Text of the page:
Robert Bolton talks about how far we’ve come since first thinking about automation and technology, and sets the stage for an in-depth exploration of the intersection of computer science and human resources.
A few years ago, The Imitation Game was released in theatres worldwide. The film documents a portion in the life of Alan Turing, often called the father of modern computer science. In the movie, Turing and his colleagues look to create a machine capable of decrypting a German code in the hopes of turning the tide of World War II.
That machine is looked upon as the model for the general purpose computers we have today, crediting Turing with one of the most important inventions of the 20th century. That first “computer,” however brilliant, was incredibly primitive by today’s standards, built for a single task. Turing, on the other hand, saw it for what it was: the beginning of a revolution.
He saw automated computation as a way for machines to imitate certain abilities of humans, but he didn’t limit his imagination to code-breaking or even mathematical processing. He saw a future where the imitating ability of computers would be so refined that in a one-on-one conversation a human wouldn’t be able to tell the difference between a fellow living being and an electrical device.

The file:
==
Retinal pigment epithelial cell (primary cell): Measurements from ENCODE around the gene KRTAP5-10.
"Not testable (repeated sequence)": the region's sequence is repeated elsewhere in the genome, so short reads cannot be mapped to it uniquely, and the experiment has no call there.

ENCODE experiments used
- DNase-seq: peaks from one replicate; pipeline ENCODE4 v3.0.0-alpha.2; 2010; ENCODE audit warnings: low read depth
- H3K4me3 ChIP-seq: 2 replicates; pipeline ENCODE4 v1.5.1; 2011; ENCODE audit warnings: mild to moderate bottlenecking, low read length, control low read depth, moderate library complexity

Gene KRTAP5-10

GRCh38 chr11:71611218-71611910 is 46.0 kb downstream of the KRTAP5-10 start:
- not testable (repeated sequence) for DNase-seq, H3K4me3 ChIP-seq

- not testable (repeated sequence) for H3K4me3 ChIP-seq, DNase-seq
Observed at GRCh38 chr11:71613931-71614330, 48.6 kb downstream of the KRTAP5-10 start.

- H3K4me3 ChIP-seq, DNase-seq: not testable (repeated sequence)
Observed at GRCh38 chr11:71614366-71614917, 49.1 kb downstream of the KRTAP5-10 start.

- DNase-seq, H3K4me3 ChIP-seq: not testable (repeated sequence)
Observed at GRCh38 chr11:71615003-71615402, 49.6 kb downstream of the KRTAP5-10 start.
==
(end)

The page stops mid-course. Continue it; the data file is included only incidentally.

That would become the basis of “The Imitation Game,” a paper he published in 1951 and that sought to be able to one day prove the existence of artificial intelligence through what is now known as “The Turing Test”.
Nowadays, more than sixty years after The Imitation Game was devised, computers have advanced spectacularly. We have seen computers that can imitate our ability to speak, to hold conversations, to build, to farm and more. But we’ve also seen computers that have augmented our abilities. They can sift through millions of data points in a single second. They can construct vehicles with absolute precision. They can take dictation without ever making a mistake.
All of these things were once jobs held by humans.
Many of them are now held by machines.
In the future, this “revolution” will only progress faster, and it’s up to us as business leaders to prepare for it. One of the areas that will face the biggest change is talent management and human resources, and navigating the changing job market will require a significant investment.
Obviously, it’s impossible to predict with certainty what will happen as the Turing Test reveals deeper and more indistinguishable success stories, but there are a few fundamental steps that we will have to take in order to ensure that we’re ready. We need to know what kinds of jobs are likely to be replaced by machines. We need to know how machines will change the jobs that aren’t replaced. We need to know what to do with a workforce that many fear will be displaced.
And we need to know how to be leaders in a future where we aren’t just leading people, we’re leading integrated, automation-driven teams.
Please see below for related topics as part of this multi-series.
In this inaugural edition of KPMG’s Anticipate podcast series, Robert Bolton explores the cognitive automation revolution; its implications on...
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